1. water purification systems. how much energy do they burn? any ‘green’ one’s out there?

    2. the (damn) TV. seriously. even in places where people are living off strange cats they hunt in the jungles, they’ve got an energy-sucking cathode-ray tube back at the hut. maybe one for every 10-15 people, but still something to consider in the equation. which leads me to wonder, is there even such a thing as a low-power ‘green’ television?

  8. #8 R. Ashok Kumar
    February 14, 2007

    I like your friendly and carefully worded persuation to deal with development and nuclear energy programmes. I found Amory Lovins the most convincing in this matter. I then wrote a number of articles and letters to the editor and took part in cycle yatras to convince people about the non-utilitarian nuclear power programmes of the world, notably the USA, France, Japan and now in people intense India. The URL http://nucleargulfstreamconnect.blogspot.com/
    threads through the other URLs of mine on this huge issue. I also like the way in which people participate in a discussion on the issue. It is sadly lacking in India. And thats dangerous, in fact suicidal.

  9. #9 Gerry Wolff
    February 14, 2007

    Regarding “Bulletin of the atomic scientists endorses nuclear power as ‘an alternative energy source’” (2007-02-14), there is absolutely no need for nuclear power in the US because there is a simple mature technology that can deliver huge amounts of clean energy without any of the headaches of nuclear power.

    I refer to ‘concentrating solar power’ (CSP), the technique of concentrating sunlight using mirrors to create heat, and then using the heat to raise steam and drive turbines and generators, just like a conventional power station. It is possible to store solar heat in melted salts so that electricity generation may continue through the night or on cloudy days. This technology has been generating electricity successfully in California since 1985 and half a million Californians currently get their electricity from this source. CSP plants are now being planned or built in many parts of the world.

    CSP works best in hot deserts and, of course, these are not always nearby! But it is feasible and economic to transmit solar electricity over very long distances using highly-efficient ‘HVDC’ transmission lines. With transmission losses at about 3% per 1000 km, solar electricity may be transmitted to anywhere in the US and Canada too. A recent report from the American Solar Energy Society says that CSP plants in the south western states of the US “could provide nearly 7,000 GW of capacity, or ***about seven times the current total US electric capacity***” (emphasis added).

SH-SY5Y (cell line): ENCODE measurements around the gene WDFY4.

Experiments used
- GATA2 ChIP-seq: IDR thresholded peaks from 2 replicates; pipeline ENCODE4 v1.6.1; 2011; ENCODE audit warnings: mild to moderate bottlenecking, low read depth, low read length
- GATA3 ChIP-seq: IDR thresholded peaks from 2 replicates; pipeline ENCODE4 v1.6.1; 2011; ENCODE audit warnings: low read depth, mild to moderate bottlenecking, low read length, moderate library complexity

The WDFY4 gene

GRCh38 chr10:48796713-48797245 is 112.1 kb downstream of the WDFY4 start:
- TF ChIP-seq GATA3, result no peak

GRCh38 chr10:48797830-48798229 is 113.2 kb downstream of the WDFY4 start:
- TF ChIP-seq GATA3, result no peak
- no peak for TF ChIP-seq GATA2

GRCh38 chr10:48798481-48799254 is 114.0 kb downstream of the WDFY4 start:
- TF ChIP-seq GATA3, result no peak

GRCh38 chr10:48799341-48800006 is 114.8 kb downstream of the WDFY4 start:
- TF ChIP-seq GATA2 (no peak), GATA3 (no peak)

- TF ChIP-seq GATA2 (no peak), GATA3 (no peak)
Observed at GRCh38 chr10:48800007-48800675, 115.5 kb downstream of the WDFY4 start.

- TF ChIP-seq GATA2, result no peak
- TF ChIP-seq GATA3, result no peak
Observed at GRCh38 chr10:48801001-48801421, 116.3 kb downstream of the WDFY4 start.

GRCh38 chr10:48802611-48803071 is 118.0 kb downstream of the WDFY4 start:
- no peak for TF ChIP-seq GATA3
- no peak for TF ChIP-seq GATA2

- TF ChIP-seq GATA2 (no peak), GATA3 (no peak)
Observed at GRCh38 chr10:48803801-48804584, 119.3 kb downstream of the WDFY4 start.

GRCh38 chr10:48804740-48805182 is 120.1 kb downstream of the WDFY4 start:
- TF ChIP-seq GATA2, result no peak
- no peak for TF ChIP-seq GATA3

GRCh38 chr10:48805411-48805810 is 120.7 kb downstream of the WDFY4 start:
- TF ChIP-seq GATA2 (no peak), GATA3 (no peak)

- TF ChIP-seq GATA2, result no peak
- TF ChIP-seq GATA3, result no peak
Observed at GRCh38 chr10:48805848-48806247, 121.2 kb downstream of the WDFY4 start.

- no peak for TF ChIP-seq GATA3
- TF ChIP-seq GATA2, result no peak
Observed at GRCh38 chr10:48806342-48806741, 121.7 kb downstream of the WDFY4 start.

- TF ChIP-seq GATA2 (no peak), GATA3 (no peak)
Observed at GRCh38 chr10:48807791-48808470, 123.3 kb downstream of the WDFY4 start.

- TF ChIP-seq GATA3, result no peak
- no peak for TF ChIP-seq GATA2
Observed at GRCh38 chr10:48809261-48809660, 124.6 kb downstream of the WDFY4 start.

In the ‘TRANS-CSP’ report commissioned by the German government, it is estimated that CSP electricity, imported from North Africa and the Middle East, could become one of the cheapest sources of electricity in Europe, including the cost of transmission. A large-scale HVDC transmission grid has also been proposed by Airtricity as a means of optimising the use of wind power throughout Europe.

    Further information about CSP may be found at http://www.trec-uk.org.uk and http://www.trecers.net . Copies of the TRANS-CSP report may be downloaded from http://www.trec-uk.org.uk/reports.htm . In case anyone is thinking nuclear power might be a solution, the many problems associated with that technology are summarised at http://www.mng.org.uk/green_house/no_nukes.htm .

  10. #10 Blair
    February 14, 2007

    Gerry,

    I read your references and was impressed. In North America it sounds feasible, but I don’t even want to think about the costs in upgrading the North American power grid to meet the stated requirements (still it should be done on principle). Clearly CSP should be an option for most of the Southern US however.

    That being said I’m not sure things are as rosy for the Europeans. If they went to a full CSP system as envisioned most of Europe would be completely and utterly dependent on North African and Middle Eastern supplies for energy in winter. Certainly a good idea in theory, but given the political uncertainty in both supplier regions it simply isn’t in the cards in the foreseeable future. Think of what the current natural gas situation in Europe (with Vlad turning off the pipelines on a whim) is doing and now imagine a scenario with a supplier even less dependable than Putin….